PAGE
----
House hunting

The real estate market in Toronto is crazy these days. You can't get a house without making a firm offer, i.e. no conditions on financing or home inspections. A home inspection is a routine affair these days; it protects buyers from unexpected problems. However, in Toronto the housing market is so hot that many sellers are turning down offers that are conditional on a favourable home inspection. For a buyer unwilling to take the risk the only other option is to pre-inspect, and risk losing your $400 inspection fee if your bid is rejected. Not only that, but buyers are demanding a "good faith" deposit of at least 5%. That sort of money used to be the entire down payment for a lot of people; now that is the entry fee before an offer is considered reasonable. The sellers want to be able to keep this deposit if the buyer reneges on the offer after the deal is sealed.

Demanding sellers are also not making things easy for prospective buyers. The latest craze is the multiple-offer scheme. The seller states that they will not accept any offers until a certain date, forcing all prospective buyers to bid against each other at the same time. This turns every home sale into an auction. This makes sense but sometimes the time-frames are ridiculous: I've seen houses appear on the market on Friday, with offers to be presented Monday evening. Given that you need to go see the house, then possibly arrange financing, and at the very least scrape up a certified cheque, this is not much time; never mind that it's basically impossible to pre-inspect the house under those circumstances.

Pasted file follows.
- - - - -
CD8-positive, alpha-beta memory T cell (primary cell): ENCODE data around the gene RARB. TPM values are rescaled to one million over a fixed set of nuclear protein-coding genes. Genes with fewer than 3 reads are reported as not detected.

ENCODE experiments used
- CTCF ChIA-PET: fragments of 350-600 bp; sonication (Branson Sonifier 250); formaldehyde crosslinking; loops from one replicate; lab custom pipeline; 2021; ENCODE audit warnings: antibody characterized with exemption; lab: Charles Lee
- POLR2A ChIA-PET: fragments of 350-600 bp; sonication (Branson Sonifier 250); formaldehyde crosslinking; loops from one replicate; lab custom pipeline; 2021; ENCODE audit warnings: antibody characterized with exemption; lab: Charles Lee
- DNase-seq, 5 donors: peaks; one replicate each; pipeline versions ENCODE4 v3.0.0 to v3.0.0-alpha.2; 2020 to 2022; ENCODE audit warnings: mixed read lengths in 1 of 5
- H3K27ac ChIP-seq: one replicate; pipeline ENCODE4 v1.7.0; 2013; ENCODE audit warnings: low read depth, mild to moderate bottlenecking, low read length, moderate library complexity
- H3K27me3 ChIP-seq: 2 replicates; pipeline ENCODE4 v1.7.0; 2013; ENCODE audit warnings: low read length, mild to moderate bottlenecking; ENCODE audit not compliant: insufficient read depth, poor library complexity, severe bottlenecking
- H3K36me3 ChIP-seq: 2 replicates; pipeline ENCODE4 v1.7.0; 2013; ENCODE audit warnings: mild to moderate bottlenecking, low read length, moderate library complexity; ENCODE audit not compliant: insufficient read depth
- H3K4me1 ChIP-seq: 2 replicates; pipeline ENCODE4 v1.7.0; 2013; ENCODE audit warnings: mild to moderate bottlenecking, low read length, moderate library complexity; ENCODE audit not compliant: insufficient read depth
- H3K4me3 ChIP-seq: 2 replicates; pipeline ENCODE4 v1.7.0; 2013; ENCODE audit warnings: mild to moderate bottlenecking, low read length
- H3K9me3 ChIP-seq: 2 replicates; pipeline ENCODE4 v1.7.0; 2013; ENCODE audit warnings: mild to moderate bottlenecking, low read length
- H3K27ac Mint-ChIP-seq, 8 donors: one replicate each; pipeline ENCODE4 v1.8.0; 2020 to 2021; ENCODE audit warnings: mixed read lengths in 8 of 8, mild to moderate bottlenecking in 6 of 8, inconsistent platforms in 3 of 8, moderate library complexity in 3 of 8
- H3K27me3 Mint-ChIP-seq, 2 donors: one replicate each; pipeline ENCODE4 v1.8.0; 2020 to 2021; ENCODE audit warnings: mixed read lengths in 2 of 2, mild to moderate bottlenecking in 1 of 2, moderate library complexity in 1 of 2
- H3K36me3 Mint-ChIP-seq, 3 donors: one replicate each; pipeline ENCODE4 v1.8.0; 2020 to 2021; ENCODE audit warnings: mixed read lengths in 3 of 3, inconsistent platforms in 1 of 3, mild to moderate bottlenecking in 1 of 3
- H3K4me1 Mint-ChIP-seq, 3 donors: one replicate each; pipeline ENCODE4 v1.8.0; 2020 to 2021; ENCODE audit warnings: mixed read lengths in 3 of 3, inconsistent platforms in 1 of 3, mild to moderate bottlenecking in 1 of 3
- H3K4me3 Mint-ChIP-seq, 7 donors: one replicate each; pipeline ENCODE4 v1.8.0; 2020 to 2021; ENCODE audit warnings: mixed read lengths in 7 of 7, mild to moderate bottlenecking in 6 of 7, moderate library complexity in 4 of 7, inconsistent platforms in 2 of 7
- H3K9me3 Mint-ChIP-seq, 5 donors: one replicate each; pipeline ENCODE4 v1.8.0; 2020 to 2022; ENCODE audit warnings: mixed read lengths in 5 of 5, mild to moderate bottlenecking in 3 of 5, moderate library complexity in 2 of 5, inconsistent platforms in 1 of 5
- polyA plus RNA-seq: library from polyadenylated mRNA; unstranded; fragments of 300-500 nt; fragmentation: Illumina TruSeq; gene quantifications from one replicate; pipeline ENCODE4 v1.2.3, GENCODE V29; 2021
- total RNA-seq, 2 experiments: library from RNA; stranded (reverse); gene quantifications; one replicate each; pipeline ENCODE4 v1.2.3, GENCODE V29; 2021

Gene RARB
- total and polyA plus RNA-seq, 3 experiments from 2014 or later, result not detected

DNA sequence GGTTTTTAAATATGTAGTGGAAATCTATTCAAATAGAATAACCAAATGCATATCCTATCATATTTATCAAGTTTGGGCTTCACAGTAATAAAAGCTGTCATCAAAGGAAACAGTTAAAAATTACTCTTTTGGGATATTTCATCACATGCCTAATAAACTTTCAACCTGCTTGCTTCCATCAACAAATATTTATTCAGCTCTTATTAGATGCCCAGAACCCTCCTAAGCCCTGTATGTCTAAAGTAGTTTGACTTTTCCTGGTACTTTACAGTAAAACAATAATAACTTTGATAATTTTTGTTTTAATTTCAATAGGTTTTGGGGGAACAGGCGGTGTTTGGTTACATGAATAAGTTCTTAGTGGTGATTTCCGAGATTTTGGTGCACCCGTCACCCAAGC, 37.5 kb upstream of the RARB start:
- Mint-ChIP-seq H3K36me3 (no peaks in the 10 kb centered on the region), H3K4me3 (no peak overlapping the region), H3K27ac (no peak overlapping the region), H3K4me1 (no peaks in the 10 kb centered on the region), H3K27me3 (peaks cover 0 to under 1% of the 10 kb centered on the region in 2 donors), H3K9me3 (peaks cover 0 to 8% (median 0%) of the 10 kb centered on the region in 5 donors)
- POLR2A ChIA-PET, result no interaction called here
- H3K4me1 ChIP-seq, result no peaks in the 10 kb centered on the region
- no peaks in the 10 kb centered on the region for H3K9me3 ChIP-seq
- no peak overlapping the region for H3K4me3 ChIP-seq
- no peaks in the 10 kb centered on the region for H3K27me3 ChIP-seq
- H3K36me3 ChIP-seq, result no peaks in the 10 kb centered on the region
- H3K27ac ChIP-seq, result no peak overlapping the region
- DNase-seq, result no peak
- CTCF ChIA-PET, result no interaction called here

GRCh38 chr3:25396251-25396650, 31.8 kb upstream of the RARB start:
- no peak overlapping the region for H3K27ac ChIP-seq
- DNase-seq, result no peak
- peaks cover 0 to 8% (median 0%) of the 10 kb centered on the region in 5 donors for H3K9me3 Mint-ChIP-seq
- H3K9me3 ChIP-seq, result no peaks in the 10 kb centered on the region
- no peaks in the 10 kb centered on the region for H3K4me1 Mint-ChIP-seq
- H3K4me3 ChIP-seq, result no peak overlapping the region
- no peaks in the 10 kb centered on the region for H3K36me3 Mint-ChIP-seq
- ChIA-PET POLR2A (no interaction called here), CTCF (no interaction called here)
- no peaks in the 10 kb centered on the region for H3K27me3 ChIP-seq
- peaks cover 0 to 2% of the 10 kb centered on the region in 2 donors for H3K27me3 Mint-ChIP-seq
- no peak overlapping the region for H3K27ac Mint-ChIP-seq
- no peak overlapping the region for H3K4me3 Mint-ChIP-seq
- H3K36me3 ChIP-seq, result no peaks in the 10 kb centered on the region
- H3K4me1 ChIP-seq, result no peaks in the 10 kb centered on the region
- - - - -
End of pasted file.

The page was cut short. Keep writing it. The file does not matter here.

Even a seller who appears to be honest can still double-cross you. I recently looked at a house that was doing a multiple-offer setup but was showing the house for a week before offers were due; the seller even did his own pre-inspection and the results were available for potential buyers to peruse. I had a good feeling about this home, because it showed every sign of being an honest deal. The property was nice and well kept and in a good location, and the price was reasonable. Granted, the asking price was several tens of thousands lower than it should have been, but in a multiple-offer situation this is normal. It should have been a pleasure putting in a bid on this house, except that I didn't have a chance, because the seller changed the offer date and called some of the agents who had shown the house and made them present early. This behaviour is completely dishonest and shameful. In the end the buyers overpaid, in my opinion, and this is likely due to the machinations of the seller.

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